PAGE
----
Open Counter.asp again. You'll see that currently you're the only user browsing the site, but the total number of users has maintained its value.

Summary

This article demonstrated how to create a hit counter that keeps track of the current and total number of users to your site. It stores these variables in Application state so they are available in each page in your Web site. It also stores the value for the total number of users in a text file so its value won't be lost when the Web server restarts.

A disadvantage of using text files is that it's difficult to scale out your Web site to lots of users. Only one user has access to the file at any given moment, so if you have a real busy site, you'll soon run into problems.
Check out the following article to see how you can improve the counter page even further by using a database instead of a text file.

Related Articles

References

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Where to Next?

Wonder where to go next? You can read existing comments below or you can post a comment yourself on this article .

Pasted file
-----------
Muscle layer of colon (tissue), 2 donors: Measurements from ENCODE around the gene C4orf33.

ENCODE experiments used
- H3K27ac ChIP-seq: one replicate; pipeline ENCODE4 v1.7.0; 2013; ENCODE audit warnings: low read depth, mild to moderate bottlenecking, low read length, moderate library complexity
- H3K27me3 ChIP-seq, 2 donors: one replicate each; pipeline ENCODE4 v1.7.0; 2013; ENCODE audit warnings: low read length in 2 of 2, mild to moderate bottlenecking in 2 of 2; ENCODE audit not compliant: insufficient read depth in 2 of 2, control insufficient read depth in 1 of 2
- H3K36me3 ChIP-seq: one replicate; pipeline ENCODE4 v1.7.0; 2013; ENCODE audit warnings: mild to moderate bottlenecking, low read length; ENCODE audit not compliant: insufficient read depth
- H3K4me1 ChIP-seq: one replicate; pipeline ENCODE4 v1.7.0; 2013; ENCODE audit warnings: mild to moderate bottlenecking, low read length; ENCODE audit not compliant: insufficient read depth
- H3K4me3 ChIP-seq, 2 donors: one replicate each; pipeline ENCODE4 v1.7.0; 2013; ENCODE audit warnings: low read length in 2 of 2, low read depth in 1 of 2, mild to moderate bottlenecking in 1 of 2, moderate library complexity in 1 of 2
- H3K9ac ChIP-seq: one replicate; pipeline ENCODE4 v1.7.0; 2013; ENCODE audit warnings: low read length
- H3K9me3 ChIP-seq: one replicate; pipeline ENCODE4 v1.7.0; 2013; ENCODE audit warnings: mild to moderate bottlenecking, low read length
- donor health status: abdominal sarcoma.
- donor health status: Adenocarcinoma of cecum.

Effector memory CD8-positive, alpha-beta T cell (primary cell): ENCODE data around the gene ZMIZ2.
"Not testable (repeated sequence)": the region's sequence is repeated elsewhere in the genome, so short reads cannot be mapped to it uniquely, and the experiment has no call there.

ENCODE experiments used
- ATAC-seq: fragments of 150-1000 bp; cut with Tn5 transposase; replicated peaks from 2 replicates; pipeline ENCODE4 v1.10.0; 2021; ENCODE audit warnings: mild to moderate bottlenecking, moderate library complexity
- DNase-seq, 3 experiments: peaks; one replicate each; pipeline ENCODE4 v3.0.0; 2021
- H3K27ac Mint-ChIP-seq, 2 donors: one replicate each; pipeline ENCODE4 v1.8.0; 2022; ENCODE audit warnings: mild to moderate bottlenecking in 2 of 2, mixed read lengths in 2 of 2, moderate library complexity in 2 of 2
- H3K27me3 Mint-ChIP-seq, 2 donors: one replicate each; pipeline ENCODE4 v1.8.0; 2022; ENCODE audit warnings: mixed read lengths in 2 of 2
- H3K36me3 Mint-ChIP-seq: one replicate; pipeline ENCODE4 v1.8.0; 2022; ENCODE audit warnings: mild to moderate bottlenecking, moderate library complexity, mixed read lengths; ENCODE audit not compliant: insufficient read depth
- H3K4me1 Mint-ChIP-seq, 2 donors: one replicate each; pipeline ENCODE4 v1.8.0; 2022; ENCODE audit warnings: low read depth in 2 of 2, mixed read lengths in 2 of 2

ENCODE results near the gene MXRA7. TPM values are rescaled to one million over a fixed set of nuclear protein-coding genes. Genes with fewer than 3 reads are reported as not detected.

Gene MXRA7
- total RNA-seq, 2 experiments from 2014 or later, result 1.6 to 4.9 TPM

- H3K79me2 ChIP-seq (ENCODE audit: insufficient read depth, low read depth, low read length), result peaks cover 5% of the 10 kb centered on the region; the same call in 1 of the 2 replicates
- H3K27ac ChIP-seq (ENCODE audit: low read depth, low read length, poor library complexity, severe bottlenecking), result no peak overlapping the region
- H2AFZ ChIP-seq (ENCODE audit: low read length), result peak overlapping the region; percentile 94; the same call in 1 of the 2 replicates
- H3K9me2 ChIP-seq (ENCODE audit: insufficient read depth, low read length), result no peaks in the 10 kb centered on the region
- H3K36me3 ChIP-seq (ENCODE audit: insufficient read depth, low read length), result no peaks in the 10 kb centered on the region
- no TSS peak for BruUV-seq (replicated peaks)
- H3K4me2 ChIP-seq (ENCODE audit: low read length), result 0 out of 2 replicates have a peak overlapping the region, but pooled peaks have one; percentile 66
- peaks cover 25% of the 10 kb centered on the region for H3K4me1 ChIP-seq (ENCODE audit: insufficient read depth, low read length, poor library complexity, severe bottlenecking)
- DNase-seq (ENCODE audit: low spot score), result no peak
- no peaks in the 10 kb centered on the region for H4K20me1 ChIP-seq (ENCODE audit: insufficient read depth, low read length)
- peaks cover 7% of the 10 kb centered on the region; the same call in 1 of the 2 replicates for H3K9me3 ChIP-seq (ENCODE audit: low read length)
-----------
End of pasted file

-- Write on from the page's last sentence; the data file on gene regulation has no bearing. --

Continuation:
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Feedback by Other Visitors of Imar.Spaanjaars.Com

On Thursday, February 22, 2007 8:48:29 AM atul chauhan said:
effective
On Monday, January 14, 2008 5:39:22 PM kidist said:
it is an axcellent article,
but i was trying to modify the code for specific logIn page only. such as to keep track of only the number of people who are loged on. Could you give me some sujestion on that please?
thank you
kidist
On Monday, January 14, 2008 5:50:48 PM Imar Spaanjaars said:
Hi there,

You can use the exact same principle. However, instead of doing this in Session_OnStart, you do it in the Login page.

Cheers,

Imar
On Friday, April 04, 2008 12:05:19 AM Andrew said:
Is there an easy way to track visits for a specific month? I'm using the text file as you have in your code but instead of TOTAL, I'm saving the month to the text file using Month(Now) and when comparing I do:

If ArrResults(0) = Month(Now) Then 'and so on

but I'm not quite getting the results I want. When I intentionally change the month so that it's 3 (March) instead of 4 (April), I want it to start counting from 1 and change the month to the current month - this works fine but I still get whatever the current total visitors are (like 7) instead of a fresh count from 1.

I believe my problem lies is in the program flow or logic. How would you go about this?
On Saturday, April 05, 2008 10:17:02 AM Imar Spaanjaars said:
Hi Andrew,

You could use a dictionary object:

http://www.4guysfromrolla.com/webtech/102898-1.shtml

and then use Year + Month as the key.

Hope this helps,

Imar